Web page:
One of the great practices many undertake during Lent is reading a spiritual book over the course of the penitential season. These could be lives of the saints, works of spirituality or meditations, scriptural studies, or books about the Passion of Our Lord. Like Lent, Advent is a season of preparation and penance, one where our thoughts turn towards a great feast; for Lent it’s Easter, and for Advent it’s Christmas. Since both seasons serve similar purposes, it makes sense to do spiritual reading in Advent as well as Lent.
So here are four recommended books (and four more related titles) that can help prepare readers for the Christmas season, while also helping us to continue to celebrate it. This is not an exhaustive list, of course, and other people might have other books to add, or might make their own list.
1. Jesus of Nazareth: The Infancy Narratives by Pope Benedict XVI
The third and last volume of his magnificent work examining the life of Christ, The Infancy Narratives is perhaps the most accessible volume in the trilogy. As with anything written by Pope Benedict, the work contains great study, reflection, and verbal skill. Much is packed into a few sentences, and though it takes only a short time to read (it’s only a little over 100 pages), it necessitates deeper reflection. Particularly interesting (and typical of Benedict’s previous works, both prior to and after his election to the papacy in 2005) is how Benedict incorporates non-religious works into his reflection, such as the Eclogues of Virgil, providing a universal view of a world preparing for the Messiah.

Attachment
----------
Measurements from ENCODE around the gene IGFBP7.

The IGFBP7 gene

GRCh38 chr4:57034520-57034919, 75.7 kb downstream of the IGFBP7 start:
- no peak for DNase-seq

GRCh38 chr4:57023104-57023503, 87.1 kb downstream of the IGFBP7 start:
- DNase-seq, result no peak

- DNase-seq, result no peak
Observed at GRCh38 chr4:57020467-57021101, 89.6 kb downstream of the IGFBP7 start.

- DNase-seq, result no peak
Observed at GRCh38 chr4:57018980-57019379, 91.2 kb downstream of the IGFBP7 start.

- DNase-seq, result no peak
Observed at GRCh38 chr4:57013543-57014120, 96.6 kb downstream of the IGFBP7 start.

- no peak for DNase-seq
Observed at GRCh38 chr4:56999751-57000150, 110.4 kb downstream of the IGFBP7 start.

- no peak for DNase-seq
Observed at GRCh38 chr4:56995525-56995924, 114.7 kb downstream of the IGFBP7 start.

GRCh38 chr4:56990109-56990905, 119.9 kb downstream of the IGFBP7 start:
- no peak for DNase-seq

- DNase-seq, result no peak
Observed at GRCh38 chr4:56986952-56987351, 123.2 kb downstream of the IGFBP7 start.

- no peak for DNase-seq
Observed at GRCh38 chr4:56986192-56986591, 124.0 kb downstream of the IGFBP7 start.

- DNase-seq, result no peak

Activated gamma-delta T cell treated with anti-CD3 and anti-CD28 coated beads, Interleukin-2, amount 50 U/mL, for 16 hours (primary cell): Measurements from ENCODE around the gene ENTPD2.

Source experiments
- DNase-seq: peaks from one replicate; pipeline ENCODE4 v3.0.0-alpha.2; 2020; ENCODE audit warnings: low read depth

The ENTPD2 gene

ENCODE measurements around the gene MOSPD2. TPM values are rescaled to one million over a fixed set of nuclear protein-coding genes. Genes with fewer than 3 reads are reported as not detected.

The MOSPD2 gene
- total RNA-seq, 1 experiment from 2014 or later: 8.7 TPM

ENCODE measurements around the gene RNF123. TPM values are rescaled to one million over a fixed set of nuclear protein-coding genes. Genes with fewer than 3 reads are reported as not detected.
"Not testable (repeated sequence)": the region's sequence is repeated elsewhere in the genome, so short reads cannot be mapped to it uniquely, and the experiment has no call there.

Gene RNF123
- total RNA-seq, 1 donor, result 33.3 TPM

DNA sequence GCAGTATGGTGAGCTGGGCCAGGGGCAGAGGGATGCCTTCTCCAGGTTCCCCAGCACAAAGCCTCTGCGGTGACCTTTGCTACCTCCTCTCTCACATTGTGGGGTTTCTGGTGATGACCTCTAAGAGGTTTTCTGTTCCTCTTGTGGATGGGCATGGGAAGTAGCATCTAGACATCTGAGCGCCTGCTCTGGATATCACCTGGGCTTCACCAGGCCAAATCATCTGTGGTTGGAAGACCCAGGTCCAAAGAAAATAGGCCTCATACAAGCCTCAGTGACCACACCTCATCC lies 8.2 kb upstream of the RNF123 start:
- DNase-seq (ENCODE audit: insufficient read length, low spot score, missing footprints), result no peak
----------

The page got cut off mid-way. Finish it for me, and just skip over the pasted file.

Want more? Read The Blessing of Christmas by Joseph Ratzinger
This is a collection of homilies and reflections given by Pope Benedict before he became pope. They offer a more spiritual view of the topics covered in The Infancy Narratives, and since they were written for more public consumption (one might say), they are more easily accessible for the lay reader. Plus it has nice pictures, which help with the meditation.
2. The Infancy Narratives in Matthew 1-2 and Luke 1-3.